Success in “Defeat”

What do you do when people favor your ideas but your party is shut out of government?  That’s the dilemma faced by the far right in the Netherlands.  The Party for Freedom (PVV), led by Geert Wilders, settled for second place in the national election held in March.  Forum for Democracy (FVD), a new far-right party founded by Dutch public intellectual Thierry Baudet, arrived in parliament by winning two seats.

Dutch elections do not typically draw global attention.  But after Brexit and Trump, the Netherlands was considered a bellwether for the future of populism.  There was a real chance the Dutch might make Geert Wilders their new prime minister.  In the end, however, the People’s Party for Freedom and Democracy, led by incumbent Prime Minister Mark Rutte, got the most votes.  The global mainstream media and political elite were quick to call this a “defeat” for Wilders and for populism.  But is it?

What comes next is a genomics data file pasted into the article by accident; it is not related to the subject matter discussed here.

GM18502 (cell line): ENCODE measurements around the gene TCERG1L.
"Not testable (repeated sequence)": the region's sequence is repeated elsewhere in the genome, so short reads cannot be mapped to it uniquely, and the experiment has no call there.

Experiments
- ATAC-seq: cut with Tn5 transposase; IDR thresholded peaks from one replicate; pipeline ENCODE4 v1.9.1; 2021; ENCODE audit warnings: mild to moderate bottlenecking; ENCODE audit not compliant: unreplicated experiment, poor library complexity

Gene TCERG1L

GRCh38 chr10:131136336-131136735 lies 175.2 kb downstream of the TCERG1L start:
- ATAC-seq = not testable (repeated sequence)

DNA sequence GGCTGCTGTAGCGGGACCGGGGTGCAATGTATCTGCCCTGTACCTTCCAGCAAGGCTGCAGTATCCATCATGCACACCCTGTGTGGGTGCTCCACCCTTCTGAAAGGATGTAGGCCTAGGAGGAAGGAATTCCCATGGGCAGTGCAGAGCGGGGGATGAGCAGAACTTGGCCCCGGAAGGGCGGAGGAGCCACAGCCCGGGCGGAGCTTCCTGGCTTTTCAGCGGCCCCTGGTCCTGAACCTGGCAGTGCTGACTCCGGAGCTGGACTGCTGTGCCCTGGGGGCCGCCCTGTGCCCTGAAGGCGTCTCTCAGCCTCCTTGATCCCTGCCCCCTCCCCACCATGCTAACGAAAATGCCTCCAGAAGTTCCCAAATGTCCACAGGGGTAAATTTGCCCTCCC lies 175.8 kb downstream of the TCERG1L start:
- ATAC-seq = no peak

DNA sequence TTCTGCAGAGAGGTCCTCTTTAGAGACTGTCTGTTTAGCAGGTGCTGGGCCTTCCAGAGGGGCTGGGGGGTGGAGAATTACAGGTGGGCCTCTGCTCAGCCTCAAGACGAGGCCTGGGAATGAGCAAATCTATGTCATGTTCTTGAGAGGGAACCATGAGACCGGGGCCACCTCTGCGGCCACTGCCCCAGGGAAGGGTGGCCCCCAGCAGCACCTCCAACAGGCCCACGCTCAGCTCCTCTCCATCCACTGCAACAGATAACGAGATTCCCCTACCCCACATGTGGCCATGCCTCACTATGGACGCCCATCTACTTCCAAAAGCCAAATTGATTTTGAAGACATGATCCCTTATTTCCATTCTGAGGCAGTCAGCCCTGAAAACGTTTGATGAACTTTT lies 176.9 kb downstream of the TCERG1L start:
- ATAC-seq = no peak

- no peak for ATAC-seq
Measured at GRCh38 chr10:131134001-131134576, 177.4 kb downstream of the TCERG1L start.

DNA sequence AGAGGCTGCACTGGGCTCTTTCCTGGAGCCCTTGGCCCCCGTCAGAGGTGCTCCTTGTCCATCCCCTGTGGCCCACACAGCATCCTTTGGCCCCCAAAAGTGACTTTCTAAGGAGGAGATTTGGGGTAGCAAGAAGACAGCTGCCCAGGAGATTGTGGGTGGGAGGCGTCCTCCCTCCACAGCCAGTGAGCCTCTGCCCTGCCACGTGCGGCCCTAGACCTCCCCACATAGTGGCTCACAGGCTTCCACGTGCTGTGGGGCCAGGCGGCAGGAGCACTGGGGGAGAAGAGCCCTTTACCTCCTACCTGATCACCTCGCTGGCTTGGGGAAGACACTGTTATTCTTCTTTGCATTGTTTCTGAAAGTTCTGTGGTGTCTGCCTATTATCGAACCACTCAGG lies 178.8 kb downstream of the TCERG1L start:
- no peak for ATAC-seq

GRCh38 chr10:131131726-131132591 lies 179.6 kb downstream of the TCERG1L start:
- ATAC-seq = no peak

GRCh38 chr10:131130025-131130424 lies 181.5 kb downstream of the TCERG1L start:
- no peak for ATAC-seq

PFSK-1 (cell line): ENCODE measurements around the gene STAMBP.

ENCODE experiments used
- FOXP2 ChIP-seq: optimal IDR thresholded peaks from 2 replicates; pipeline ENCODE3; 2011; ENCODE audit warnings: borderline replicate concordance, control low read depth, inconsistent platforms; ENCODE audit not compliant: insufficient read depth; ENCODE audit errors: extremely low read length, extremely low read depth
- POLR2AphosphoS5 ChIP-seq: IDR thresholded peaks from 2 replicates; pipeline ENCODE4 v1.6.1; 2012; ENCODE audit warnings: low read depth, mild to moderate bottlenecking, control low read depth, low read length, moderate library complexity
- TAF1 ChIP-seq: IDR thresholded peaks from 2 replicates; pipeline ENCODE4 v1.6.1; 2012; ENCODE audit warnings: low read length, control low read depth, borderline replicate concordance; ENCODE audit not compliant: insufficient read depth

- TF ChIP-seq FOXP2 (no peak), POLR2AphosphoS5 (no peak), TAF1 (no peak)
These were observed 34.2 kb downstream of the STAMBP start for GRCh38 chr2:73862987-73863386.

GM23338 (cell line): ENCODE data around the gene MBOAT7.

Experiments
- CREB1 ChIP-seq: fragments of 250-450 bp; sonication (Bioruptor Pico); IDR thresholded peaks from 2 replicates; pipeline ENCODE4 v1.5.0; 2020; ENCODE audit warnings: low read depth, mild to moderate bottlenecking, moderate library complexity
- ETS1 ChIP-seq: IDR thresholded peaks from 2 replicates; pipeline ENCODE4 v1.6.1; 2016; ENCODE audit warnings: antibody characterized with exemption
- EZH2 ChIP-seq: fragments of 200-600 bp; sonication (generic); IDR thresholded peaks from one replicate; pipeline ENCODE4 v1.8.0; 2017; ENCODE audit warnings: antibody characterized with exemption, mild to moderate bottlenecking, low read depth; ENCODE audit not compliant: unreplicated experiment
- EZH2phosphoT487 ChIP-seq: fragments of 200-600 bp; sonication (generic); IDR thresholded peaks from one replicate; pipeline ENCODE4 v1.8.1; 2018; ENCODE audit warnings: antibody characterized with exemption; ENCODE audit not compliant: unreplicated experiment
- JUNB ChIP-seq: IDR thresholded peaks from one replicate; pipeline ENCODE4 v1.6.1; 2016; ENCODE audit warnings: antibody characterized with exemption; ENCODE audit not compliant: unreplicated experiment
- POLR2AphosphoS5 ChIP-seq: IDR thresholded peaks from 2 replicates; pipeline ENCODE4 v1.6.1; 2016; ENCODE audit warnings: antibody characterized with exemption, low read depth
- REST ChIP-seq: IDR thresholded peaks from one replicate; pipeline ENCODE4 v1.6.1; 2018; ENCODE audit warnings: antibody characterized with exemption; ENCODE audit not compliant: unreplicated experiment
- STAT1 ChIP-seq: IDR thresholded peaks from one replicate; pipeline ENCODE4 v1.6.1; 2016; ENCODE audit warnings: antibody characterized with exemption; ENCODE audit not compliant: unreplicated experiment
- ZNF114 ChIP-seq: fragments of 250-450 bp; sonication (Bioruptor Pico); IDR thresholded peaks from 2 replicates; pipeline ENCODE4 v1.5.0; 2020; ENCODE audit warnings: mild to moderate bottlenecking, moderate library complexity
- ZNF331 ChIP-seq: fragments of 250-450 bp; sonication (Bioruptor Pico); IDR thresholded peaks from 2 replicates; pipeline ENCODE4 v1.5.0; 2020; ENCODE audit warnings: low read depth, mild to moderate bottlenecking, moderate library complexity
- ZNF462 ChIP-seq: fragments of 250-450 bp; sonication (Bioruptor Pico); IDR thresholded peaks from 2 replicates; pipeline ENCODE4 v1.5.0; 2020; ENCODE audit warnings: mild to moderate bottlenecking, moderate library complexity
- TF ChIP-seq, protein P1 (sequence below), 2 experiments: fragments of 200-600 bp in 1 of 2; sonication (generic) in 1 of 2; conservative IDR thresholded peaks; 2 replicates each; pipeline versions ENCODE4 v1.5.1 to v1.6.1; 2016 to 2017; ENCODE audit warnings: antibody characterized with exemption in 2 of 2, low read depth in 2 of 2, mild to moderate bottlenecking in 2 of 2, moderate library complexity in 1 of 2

The Netherlands uses a proportional-representation voting system.  This means that results are more complex to understand than a simple winner-loser dichotomy.  The Dutch ballot this year featured 28 parties, and when we consider how each of them fared, the inescapable conclusion is that opposition to Muslim mass immigration and skepticism about Dutch membership in the European Union and the euro won the election.  These are ideas that Wilders has...

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